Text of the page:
Raise your hand if you’ve had a tricky relationship with your mom? Everyone? Great, let’s get started then. Talking to your mom about mental health, the current global scope of the world, or even working through childhood traumas can be daunting and easier said than done. I’ve been there far too many times. Feeling your shoulders tense, your breath tighten, and the world start spinning like you’re going in for the most important interview of your life are all common when it comes to starting these discussions. But it doesn’t have to be that way forever. I’ve gathered the three most important tips I’ve utilized when starting the hard to have conversations with the most important woman in my life.
Remember that your mom is human too. Mothers are scary because they’re so damn powerful. She raised you, nurtured you, prepared you for the world, and now you’re looking at her as your peer and potentially discussing something that doesn’t seem natural to talk to your mom about. I’m not saying to divulge every crude thought that’s ever crossed your mind, but I’m telling you to remember that she’s a human. She’s been where you’ve been so many times before. Michelle Obama’s book “Becoming” touches on how as she became an adult, she understood her mother as a human being with regular tendencies. Her mom would fantasize about leaving her father, but not because she was unhappy, but because it can be nice to dream about another life, had you made a single choice differently. Hearing this as an adult makes so much sense because if you’ve ever been in a relationship, you’ve probably pondered (alone) what life might be like if it were different. Sharing thoughts and fantasies like starting a new life humanizes your relationship with your mom.
Be open to disagreement and stick to the subject. Ahhh, adulthood. There’s no feeling like “agreeing to disagree” and leaving the conversation feeling like nothing was achieved. It sucks and to be honest, you and your mom might never get to a place of agreement but you came and you tried and hell, that might be enough for you. If that’s the case, then it’s enough for me too. My mom is brutally sensitive, she’s wildly smart, and she works her ass off. We’re so similar in our personalities that I can tell what she’s thinking or feeling just by looking at her. On the other hand, she can drive me absolutely crazy. We have similarities in our personalities and mannerisms, but that doesn’t mean we handle things similarly at all. We’re so alike that we often argue because I can’t understand how someone like me can’t approach situations the same way. Ironically, I don’t even know if I’m approaching them correctly and neither does she. We both will never know if we’re fully correct, but it’s okay to leave the conversation with a feeling of it being incomplete. Another sidenote: stick to the subject. If you’re telling your mom you’ve been depressed, if you’re starting a conversation about the BLM revolution, if you’re expressing uncertainty about the world in general, then make it about that and that alone.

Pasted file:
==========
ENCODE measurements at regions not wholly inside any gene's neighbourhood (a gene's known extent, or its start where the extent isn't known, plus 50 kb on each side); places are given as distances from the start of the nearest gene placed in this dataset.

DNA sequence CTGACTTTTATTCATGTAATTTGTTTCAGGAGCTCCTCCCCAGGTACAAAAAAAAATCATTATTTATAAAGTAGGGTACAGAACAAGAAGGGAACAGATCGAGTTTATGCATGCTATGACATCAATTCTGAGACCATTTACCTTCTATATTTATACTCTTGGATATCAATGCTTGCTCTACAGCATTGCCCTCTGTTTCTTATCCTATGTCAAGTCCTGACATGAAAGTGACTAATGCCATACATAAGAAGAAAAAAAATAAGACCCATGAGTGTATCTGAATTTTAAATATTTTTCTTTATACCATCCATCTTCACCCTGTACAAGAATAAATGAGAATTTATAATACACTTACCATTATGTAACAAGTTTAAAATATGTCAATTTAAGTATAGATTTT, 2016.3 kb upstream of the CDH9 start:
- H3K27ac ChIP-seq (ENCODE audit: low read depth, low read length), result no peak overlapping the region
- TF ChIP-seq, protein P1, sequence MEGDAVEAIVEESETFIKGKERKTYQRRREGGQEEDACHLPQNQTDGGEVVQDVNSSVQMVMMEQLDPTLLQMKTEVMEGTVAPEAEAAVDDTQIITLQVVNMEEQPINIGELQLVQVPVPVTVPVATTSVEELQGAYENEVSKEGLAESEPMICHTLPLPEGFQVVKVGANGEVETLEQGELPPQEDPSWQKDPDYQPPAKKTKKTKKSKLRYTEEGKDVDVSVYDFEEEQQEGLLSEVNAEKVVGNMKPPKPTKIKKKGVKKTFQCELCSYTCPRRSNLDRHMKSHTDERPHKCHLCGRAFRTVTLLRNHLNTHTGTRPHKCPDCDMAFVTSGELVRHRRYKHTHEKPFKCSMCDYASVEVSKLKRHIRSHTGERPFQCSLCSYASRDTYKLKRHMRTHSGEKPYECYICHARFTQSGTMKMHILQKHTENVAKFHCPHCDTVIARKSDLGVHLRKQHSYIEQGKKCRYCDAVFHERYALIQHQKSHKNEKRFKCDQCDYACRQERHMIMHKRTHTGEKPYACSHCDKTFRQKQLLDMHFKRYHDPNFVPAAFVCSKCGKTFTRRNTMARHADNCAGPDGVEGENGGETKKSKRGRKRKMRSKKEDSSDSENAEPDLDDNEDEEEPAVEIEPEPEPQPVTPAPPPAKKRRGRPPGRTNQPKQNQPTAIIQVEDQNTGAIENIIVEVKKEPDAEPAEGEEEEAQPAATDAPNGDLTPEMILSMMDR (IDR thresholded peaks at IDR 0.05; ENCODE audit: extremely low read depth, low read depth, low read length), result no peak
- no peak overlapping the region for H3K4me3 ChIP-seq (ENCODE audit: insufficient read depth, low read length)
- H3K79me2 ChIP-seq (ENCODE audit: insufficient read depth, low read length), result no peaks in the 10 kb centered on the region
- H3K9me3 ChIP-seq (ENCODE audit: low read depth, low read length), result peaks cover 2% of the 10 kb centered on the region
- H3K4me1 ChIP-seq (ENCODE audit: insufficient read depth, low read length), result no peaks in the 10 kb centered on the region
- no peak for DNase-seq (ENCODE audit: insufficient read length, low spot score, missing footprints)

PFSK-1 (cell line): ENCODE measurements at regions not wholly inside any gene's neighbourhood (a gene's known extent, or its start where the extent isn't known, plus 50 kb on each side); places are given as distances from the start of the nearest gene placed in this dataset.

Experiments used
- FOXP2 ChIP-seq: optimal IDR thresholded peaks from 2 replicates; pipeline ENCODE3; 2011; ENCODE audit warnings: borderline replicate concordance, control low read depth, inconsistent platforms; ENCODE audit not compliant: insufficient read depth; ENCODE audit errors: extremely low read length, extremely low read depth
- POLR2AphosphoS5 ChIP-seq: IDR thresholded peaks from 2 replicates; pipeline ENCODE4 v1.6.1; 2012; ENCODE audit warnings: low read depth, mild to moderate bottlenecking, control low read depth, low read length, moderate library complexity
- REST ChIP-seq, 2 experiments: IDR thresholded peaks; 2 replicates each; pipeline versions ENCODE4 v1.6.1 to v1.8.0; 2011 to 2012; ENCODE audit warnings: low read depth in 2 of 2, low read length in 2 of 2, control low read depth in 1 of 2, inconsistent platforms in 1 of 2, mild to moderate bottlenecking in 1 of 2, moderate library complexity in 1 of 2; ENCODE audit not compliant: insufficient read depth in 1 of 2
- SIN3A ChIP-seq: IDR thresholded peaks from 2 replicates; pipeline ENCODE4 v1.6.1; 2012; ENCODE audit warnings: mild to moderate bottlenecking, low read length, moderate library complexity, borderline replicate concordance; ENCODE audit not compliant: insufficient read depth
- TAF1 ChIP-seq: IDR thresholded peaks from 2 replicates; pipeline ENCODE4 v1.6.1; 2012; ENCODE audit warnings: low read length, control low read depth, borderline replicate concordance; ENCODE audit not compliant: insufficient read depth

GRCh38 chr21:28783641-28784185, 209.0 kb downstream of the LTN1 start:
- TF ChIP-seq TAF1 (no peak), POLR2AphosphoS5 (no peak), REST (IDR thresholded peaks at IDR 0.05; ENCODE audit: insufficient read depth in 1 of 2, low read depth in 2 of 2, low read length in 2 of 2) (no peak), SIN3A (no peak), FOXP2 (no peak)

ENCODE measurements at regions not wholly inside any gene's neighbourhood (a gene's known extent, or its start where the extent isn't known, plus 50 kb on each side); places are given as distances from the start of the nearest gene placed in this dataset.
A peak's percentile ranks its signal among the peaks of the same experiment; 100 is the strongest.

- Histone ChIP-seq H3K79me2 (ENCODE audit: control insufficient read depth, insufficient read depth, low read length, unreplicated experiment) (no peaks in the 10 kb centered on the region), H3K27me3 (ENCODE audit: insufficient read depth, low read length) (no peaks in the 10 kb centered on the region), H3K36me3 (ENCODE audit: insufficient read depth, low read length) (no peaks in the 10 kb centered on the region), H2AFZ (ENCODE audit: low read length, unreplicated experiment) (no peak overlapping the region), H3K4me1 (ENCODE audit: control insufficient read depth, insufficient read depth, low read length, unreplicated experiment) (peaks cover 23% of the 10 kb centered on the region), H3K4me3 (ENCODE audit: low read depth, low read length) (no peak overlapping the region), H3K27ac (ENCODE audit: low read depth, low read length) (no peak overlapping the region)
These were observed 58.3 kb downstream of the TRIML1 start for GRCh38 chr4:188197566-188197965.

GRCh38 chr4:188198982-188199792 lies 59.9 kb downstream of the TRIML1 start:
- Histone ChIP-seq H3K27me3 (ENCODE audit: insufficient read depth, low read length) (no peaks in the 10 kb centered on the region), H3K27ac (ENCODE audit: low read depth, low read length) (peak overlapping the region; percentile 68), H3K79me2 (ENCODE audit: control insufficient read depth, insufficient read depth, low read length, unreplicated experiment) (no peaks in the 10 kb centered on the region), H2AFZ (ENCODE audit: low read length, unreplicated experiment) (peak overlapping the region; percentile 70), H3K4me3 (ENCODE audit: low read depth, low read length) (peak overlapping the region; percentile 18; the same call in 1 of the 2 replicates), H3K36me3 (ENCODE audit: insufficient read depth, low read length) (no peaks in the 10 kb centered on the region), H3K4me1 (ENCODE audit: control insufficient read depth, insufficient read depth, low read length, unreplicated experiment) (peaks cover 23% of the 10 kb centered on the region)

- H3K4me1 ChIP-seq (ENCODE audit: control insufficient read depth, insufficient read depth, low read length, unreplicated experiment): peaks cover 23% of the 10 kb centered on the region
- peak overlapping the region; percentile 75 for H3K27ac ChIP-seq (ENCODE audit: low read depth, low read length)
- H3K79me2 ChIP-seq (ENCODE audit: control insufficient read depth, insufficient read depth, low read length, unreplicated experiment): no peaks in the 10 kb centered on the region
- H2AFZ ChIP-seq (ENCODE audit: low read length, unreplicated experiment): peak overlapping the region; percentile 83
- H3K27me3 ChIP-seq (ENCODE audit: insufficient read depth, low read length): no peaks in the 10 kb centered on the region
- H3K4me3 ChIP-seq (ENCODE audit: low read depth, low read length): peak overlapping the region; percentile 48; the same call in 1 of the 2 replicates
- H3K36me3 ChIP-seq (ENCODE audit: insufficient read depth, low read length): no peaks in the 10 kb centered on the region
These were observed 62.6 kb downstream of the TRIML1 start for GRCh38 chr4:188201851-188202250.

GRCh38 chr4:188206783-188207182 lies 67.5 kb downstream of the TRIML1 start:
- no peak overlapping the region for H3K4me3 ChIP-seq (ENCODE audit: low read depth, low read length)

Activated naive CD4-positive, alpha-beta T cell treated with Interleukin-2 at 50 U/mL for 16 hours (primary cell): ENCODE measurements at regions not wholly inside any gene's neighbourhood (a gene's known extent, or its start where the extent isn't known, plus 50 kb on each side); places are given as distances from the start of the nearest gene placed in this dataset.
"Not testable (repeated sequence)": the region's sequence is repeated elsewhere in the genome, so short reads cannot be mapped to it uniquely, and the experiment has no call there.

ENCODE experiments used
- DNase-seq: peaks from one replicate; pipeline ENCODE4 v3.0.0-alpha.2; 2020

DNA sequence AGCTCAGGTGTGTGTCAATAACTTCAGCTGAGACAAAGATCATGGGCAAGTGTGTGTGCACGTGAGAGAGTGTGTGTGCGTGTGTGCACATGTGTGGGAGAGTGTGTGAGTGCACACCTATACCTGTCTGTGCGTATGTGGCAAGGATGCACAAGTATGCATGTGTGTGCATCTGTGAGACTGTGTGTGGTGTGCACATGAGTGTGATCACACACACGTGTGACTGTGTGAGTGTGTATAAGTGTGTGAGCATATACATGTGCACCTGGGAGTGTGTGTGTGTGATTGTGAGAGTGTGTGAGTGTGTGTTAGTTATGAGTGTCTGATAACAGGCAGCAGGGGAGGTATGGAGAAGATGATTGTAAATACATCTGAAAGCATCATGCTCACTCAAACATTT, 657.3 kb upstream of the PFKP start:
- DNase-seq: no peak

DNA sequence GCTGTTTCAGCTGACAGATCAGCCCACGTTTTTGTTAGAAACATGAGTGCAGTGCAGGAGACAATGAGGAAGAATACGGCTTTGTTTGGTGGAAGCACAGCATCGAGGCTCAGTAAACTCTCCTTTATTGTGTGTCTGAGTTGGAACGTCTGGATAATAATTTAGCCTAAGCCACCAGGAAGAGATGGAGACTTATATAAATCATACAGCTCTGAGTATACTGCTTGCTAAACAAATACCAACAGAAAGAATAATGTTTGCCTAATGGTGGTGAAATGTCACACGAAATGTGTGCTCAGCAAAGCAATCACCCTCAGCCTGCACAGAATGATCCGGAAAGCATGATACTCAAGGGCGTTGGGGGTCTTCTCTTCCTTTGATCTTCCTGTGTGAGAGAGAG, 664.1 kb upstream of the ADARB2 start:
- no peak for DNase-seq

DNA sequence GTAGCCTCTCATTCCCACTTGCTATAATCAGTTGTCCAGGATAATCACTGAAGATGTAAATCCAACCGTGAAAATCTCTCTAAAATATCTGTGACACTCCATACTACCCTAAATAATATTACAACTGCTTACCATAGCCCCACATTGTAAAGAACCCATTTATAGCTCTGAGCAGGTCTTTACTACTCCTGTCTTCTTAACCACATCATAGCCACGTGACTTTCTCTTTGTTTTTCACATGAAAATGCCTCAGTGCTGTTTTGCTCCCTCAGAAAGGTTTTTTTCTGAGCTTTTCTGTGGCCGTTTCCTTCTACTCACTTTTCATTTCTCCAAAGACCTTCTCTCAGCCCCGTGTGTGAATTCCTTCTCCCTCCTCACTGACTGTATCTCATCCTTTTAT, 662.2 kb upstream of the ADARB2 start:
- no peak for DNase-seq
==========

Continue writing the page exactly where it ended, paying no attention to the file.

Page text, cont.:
Explain your feelings. Do you ever have a disagreement or uncomfortable conversation and then think “Why didn’t I just tell them exactly why I felt that way”? I do this frequently. I get so caught up in the moment that I don’t stop to ask myself about the explanation of my point. When you’re passionate about a conversation and you’re expressing your feelings, ask yourself why you’re so passionate about this. Come to the table prepared to be challenged. She’s your mom, after all. It’s one of her jobs to push you and challenge you. I recently got frustrated with my mom when we went to Target together and it’s so silly, but I was having extreme anxiety being in the store during a pandemic. I was being quiet and bitchy and instead of just explaining why I felt like this, I became even more guarded. It would’ve saved us both being upset if I’d just told her why I feel a certain way, rather than making it personal.
A Guide For Talking To Your Mom:
Make sure it’s the right time. Schedule time before to discuss something and potentially, give her context. Having a hard conversation after dinner might not work for her, so be mindful of her time too. Example: “Can we set aside 15 minutes today in the afternoon to talk? I have something on my mind.”
Use “I” and “because” statements. It releases blame or expectation that your mom might take on. Example: “I’ve been feeling extreme uncertainty about resuming social activities during a pandemic because this is scary.” or “I need to share my thoughts with you on Black Lives Matter and hope this can be a conversation where we both learn from each other because it’s important for me to share my feelings and learnings with you.”
Steer the conversation. It’s easy for things to become political, argumentative, or harsh. Example: “I hear you and I’d like to discuss your feelings further. Do you think it makes sense to continue on in the direction we were going?”
Allow silence. Silence makes us vulnerable. It’s okay to be vulnerable and emotional.
Wrap it up in a peaceful way. Example: “This was productive and I’m so thankful you were able to listen to me. I appreciate you taking the time.” Let your mom know it meant a lot that she listened to your piece.